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In Normandy, 75 Years Later, Klein takes readers on a photographic journey through modern-day Normandy and the historical remnants left behind from one of the most infamous times in history. From bomb craters to German bunkers, Dennis’s photos will reveal scars of the past. Gravestones of fallen soldiers in cemeteries throughout the region are perpetual reminders of the lives that ended too soon. But while the gunfire of the Nazi soldiers and Allied Forces once scarred the earth, the beaches and hamlets have now returned to their original serenity. Poignant in its accurate retelling of the invasion of Normandy, Normandy, 75 Years Later offers readers invaluable insight into the history and beauty of Normandy, France, on the seventy-fifth anniversary of D-Day. He hopes that, in flipping through each page, readers will realize that time truly does heal all wounds.


Passaic was built by Continental Iron Works,  Greenport, New York  under subcontract from John Ericcson. The engine was built by Delemator Iron Works and it had a propeller of cast iron, 12 feet in diameter. It was launched 30 August 1862; and commissioned 25 November 1862, Captain Percival Drayton in command.

The first Passaic was a single turreted, coastal monitor purchased by the United States Navy for service during the American Civil War.


A volume in the series Economy and Society in the Modern South

After World War II, the carpet industry came to be identified with the Dalton region of northwest Georgia. Here, entrepreneurs hit upon a new technology called tufting, which enabled them to take control of this important segment of America’s textile industry, previously dominated by woven-wool carpet manufacturers in the Northeast. Dalton now dominates carpet production in the United States, manufacturing 70 percent of the domestic product, and prides itself as the carpet capital of the world. Carpet Capital is a story of revolutionary changes that transformed both an industry and a region. Its balanced and candid account details the rise of a home-grown southern industry and entrepreneurial capitalism at a time when other southern state and local governments sought to attract capital and technology from outside the region. The book summarizes the development of the American carpet industry from the early nineteenth century through the 1930s. In describing the tufted carpet boom, it focuses on Barwick Mills, Galaxy Mills, and Shaw Industries as representative of various phases in the industry’s history. It tells how owners coordinated efforts to keep carpet mills unorganized, despite efforts of the Textile Workers Union of America, by promoting a vision of the future based on individual ambition rather than collective security. Randall L. Patton and David B. Parker show that Dalton has evolved in much the same way as California’s Silicon Valley, experiencing both a rapid expansion of new firms started by entrepreneurs who had apprenticed in older firms and an air of cooperation both among owners and between mills and local government. Their close examination of this industry provides important insights for scholars and business leaders alike, enhancing our appreciation of entrepreneurial achievement and broadening our understanding of economic growth in the modern South.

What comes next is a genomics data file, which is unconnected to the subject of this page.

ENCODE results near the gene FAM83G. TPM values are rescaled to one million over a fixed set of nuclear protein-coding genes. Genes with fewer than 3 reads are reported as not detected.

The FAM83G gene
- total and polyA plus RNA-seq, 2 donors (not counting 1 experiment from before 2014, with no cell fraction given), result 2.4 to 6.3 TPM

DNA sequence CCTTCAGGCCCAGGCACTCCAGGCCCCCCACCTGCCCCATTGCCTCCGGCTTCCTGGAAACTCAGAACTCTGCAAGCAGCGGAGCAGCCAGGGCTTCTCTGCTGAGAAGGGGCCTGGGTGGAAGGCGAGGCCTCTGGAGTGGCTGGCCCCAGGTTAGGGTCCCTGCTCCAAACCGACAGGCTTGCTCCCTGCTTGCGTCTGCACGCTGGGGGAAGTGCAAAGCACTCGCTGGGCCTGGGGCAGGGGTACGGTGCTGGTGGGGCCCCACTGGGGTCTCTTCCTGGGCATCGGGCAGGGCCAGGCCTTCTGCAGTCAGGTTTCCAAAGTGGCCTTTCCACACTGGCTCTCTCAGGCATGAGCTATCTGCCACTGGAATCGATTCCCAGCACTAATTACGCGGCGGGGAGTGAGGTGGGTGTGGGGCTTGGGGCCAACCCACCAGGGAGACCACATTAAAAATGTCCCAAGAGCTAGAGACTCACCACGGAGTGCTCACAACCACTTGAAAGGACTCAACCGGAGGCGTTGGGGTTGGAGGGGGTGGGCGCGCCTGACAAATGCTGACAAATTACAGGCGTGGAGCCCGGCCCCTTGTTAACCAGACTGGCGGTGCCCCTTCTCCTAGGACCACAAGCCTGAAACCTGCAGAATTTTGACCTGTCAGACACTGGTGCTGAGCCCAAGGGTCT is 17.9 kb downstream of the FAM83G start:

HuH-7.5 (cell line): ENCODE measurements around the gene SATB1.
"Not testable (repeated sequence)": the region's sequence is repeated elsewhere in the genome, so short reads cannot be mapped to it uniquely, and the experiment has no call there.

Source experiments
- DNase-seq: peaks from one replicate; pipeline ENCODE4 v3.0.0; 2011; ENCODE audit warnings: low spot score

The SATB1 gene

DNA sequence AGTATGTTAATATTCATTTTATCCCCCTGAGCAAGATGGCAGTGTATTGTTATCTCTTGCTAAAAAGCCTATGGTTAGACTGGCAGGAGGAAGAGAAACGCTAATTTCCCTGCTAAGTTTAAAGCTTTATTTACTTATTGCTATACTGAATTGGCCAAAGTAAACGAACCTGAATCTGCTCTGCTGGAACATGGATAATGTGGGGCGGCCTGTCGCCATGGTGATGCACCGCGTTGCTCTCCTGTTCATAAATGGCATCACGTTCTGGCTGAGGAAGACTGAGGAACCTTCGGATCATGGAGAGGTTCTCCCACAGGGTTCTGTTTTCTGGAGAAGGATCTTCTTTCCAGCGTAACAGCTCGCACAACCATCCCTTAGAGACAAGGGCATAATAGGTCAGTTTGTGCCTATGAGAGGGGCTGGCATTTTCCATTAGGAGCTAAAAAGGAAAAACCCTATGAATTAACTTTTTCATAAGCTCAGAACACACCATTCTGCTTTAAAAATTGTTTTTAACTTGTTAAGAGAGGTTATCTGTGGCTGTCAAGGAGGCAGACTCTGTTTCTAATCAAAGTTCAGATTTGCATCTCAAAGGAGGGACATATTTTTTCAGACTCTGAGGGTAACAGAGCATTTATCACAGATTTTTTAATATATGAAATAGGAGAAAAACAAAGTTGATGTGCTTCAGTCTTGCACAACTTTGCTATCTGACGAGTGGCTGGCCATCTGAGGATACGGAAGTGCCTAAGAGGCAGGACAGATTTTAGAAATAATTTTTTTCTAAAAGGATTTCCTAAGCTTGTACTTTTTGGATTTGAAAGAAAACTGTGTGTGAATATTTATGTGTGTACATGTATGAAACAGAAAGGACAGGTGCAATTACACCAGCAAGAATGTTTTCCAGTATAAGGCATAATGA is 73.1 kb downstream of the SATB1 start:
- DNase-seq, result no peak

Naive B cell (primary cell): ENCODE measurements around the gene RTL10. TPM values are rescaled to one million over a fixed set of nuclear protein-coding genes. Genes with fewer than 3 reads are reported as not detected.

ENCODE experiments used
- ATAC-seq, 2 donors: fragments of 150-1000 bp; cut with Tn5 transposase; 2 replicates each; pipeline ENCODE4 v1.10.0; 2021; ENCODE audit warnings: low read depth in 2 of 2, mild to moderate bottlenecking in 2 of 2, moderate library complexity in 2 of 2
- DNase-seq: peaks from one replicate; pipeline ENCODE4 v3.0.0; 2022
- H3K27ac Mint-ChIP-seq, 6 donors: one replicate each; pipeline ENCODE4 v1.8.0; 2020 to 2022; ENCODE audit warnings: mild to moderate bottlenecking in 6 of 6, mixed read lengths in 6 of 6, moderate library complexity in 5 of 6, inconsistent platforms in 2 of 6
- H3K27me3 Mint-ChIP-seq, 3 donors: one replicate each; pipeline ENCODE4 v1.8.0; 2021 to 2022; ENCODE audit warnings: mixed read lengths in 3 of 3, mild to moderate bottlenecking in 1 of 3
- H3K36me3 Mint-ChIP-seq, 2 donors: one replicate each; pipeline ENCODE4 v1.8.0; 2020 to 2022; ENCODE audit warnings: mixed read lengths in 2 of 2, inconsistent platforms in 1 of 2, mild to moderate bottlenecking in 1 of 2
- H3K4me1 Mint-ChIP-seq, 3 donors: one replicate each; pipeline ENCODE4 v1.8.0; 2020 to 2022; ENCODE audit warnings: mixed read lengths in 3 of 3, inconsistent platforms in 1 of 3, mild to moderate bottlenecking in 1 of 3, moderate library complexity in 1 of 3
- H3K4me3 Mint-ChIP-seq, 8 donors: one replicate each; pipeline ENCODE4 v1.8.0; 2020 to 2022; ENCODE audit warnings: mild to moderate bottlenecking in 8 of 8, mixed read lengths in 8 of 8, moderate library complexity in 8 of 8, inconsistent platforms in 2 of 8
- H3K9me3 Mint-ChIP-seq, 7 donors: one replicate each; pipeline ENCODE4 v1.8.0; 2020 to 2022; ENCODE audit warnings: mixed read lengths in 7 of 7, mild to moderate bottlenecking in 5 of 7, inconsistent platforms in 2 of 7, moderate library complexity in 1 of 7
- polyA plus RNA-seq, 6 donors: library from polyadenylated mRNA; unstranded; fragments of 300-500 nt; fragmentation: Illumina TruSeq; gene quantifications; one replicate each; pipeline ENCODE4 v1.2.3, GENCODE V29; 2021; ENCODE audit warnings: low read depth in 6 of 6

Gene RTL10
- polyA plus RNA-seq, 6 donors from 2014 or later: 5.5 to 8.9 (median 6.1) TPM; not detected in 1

Dalton, Georgia, dominates carpet production in the United States, manufacturing 70 percent of the domestic product. This study ranges over 50 years to detail the unique environment of co-operation and competition in Dalton that fostered the rise of homegrown industry.



Unique Items:

Acworth: Heritage, History, Hauntings:  This book explores Acworth’s history as documented in newspaper accounts, internet searches and ‘urban legends and folklore’ as told and passed down orally and informally. Jim also conducts the Acworth Ghost Tours and many of the book’s stories are included in the tour.


SIGNED COPY: Number 15: The Centennial Series of the Association of Former Students of Texas A & M University.